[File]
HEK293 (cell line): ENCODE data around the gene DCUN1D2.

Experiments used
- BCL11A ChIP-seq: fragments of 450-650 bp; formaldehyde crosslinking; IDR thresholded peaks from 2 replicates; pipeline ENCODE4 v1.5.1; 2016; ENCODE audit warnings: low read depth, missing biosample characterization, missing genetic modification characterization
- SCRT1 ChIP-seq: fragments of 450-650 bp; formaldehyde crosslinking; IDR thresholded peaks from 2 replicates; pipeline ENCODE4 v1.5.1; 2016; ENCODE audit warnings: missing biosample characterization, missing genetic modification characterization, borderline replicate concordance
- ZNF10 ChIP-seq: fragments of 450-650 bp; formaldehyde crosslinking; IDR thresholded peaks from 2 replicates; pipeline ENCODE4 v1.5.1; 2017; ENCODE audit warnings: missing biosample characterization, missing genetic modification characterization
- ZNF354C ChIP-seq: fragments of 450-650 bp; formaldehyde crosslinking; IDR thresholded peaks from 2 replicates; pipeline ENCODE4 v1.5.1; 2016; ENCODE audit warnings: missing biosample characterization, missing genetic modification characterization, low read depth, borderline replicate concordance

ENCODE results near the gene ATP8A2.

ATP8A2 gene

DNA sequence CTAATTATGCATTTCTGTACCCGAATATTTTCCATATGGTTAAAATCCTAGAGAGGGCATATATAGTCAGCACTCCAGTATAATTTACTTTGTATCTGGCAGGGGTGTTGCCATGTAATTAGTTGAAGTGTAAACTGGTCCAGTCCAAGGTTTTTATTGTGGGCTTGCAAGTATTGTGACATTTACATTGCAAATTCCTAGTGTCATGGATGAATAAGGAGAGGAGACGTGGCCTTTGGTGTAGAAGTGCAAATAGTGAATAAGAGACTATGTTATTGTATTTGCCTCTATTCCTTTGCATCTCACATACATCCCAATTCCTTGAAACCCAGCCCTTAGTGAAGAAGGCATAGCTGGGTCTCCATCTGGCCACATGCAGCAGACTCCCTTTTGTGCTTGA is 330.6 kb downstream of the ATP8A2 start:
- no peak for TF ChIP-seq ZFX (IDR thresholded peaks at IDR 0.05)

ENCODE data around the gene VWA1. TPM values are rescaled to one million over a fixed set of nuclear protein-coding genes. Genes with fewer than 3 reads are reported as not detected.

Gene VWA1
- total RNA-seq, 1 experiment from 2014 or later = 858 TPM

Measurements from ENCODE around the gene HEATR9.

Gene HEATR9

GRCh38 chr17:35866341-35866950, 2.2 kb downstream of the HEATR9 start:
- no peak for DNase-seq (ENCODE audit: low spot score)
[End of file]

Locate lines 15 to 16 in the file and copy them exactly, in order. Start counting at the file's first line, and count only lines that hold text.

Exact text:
Gene HEATR9

GRCh38 chr17:35866341-35866950, 2.2 kb downstream of the HEATR9 start: